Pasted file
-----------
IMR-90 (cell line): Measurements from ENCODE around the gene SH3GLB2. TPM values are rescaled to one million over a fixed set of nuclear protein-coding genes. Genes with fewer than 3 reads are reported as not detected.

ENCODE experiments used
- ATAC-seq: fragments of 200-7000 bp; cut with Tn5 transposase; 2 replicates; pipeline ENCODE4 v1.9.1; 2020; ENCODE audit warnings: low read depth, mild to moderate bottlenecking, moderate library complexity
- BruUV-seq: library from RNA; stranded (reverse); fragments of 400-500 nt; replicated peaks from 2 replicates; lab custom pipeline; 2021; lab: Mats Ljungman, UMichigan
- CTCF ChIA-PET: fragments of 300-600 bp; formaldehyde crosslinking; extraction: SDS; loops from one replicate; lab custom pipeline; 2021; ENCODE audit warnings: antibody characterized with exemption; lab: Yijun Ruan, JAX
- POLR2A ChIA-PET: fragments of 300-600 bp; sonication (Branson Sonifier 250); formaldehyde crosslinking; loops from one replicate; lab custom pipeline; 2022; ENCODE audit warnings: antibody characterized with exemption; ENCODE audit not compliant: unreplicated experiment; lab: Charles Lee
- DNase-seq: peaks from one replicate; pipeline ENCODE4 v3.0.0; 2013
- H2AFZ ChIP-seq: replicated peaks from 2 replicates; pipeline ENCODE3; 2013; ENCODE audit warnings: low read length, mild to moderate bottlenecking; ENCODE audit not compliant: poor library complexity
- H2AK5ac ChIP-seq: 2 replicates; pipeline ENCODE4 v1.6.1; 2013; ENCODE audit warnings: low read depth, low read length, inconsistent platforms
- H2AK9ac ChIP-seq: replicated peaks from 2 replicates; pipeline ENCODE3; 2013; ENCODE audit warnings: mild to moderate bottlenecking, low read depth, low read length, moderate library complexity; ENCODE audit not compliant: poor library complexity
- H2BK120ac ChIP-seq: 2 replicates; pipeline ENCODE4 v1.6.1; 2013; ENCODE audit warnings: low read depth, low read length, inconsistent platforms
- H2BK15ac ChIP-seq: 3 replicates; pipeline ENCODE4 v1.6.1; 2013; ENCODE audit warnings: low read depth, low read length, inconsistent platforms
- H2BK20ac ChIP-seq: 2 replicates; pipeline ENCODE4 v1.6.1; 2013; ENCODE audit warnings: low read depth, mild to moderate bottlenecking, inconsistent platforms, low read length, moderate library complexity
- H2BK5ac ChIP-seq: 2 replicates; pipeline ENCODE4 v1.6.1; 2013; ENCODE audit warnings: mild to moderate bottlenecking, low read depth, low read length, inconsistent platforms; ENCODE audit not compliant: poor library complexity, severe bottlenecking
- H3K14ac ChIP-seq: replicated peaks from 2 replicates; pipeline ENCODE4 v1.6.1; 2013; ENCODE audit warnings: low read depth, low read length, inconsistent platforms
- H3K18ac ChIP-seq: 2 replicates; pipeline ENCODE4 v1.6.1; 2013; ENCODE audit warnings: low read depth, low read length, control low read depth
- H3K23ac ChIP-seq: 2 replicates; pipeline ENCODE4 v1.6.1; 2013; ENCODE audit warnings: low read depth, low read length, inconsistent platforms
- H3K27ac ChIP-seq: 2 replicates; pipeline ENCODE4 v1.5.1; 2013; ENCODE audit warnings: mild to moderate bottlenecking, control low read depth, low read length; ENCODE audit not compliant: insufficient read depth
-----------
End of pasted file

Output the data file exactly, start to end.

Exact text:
IMR-90 (cell line): Measurements from ENCODE around the gene SH3GLB2. TPM values are rescaled to one million over a fixed set of nuclear protein-coding genes. Genes with fewer than 3 reads are reported as not detected.

ENCODE experiments used
- ATAC-seq: fragments of 200-7000 bp; cut with Tn5 transposase; 2 replicates; pipeline ENCODE4 v1.9.1; 2020; ENCODE audit warnings: low read depth, mild to moderate bottlenecking, moderate library complexity
- BruUV-seq: library from RNA; stranded (reverse); fragments of 400-500 nt; replicated peaks from 2 replicates; lab custom pipeline; 2021; lab: Mats Ljungman, UMichigan
- CTCF ChIA-PET: fragments of 300-600 bp; formaldehyde crosslinking; extraction: SDS; loops from one replicate; lab custom pipeline; 2021; ENCODE audit warnings: antibody characterized with exemption; lab: Yijun Ruan, JAX
- POLR2A ChIA-PET: fragments of 300-600 bp; sonication (Branson Sonifier 250); formaldehyde crosslinking; loops from one replicate; lab custom pipeline; 2022; ENCODE audit warnings: antibody characterized with exemption; ENCODE audit not compliant: unreplicated experiment; lab: Charles Lee
- DNase-seq: peaks from one replicate; pipeline ENCODE4 v3.0.0; 2013
- H2AFZ ChIP-seq: replicated peaks from 2 replicates; pipeline ENCODE3; 2013; ENCODE audit warnings: low read length, mild to moderate bottlenecking; ENCODE audit not compliant: poor library complexity
- H2AK5ac ChIP-seq: 2 replicates; pipeline ENCODE4 v1.6.1; 2013; ENCODE audit warnings: low read depth, low read length, inconsistent platforms
- H2AK9ac ChIP-seq: replicated peaks from 2 replicates; pipeline ENCODE3; 2013; ENCODE audit warnings: mild to moderate bottlenecking, low read depth, low read length, moderate library complexity; ENCODE audit not compliant: poor library complexity
- H2BK120ac ChIP-seq: 2 replicates; pipeline ENCODE4 v1.6.1; 2013; ENCODE audit warnings: low read depth, low read length, inconsistent platforms
- H2BK15ac ChIP-seq: 3 replicates; pipeline ENCODE4 v1.6.1; 2013; ENCODE audit warnings: low read depth, low read length, inconsistent platforms
- H2BK20ac ChIP-seq: 2 replicates; pipeline ENCODE4 v1.6.1; 2013; ENCODE audit warnings: low read depth, mild to moderate bottlenecking, inconsistent platforms, low read length, moderate library complexity
- H2BK5ac ChIP-seq: 2 replicates; pipeline ENCODE4 v1.6.1; 2013; ENCODE audit warnings: mild to moderate bottlenecking, low read depth, low read length, inconsistent platforms; ENCODE audit not compliant: poor library complexity, severe bottlenecking
- H3K14ac ChIP-seq: replicated peaks from 2 replicates; pipeline ENCODE4 v1.6.1; 2013; ENCODE audit warnings: low read depth, low read length, inconsistent platforms
- H3K18ac ChIP-seq: 2 replicates; pipeline ENCODE4 v1.6.1; 2013; ENCODE audit warnings: low read depth, low read length, control low read depth
- H3K23ac ChIP-seq: 2 replicates; pipeline ENCODE4 v1.6.1; 2013; ENCODE audit warnings: low read depth, low read length, inconsistent platforms
- H3K27ac ChIP-seq: 2 replicates; pipeline ENCODE4 v1.5.1; 2013; ENCODE audit warnings: mild to moderate bottlenecking, control low read depth, low read length; ENCODE audit not compliant: insufficient read depth